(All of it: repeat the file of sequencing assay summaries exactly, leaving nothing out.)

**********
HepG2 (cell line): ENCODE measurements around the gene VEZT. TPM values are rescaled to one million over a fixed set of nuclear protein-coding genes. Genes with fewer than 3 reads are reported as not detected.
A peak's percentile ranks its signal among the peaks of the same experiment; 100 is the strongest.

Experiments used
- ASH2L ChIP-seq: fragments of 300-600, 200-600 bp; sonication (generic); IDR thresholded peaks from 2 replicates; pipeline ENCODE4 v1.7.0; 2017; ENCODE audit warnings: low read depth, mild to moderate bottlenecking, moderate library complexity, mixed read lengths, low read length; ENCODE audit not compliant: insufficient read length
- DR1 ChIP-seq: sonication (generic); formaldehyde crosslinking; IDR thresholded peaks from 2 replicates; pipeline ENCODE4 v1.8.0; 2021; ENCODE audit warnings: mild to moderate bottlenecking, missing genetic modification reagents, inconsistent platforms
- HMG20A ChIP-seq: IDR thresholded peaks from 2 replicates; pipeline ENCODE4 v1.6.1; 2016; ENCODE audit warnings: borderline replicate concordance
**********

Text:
HepG2 (cell line): ENCODE measurements around the gene VEZT. TPM values are rescaled to one million over a fixed set of nuclear protein-coding genes. Genes with fewer than 3 reads are reported as not detected.
A peak's percentile ranks its signal among the peaks of the same experiment; 100 is the strongest.

Experiments used
- ASH2L ChIP-seq: fragments of 300-600, 200-600 bp; sonication (generic); IDR thresholded peaks from 2 replicates; pipeline ENCODE4 v1.7.0; 2017; ENCODE audit warnings: low read depth, mild to moderate bottlenecking, moderate library complexity, mixed read lengths, low read length; ENCODE audit not compliant: insufficient read length
- DR1 ChIP-seq: sonication (generic); formaldehyde crosslinking; IDR thresholded peaks from 2 replicates; pipeline ENCODE4 v1.8.0; 2021; ENCODE audit warnings: mild to moderate bottlenecking, missing genetic modification reagents, inconsistent platforms
- HMG20A ChIP-seq: IDR thresholded peaks from 2 replicates; pipeline ENCODE4 v1.6.1; 2016; ENCODE audit warnings: borderline replicate concordance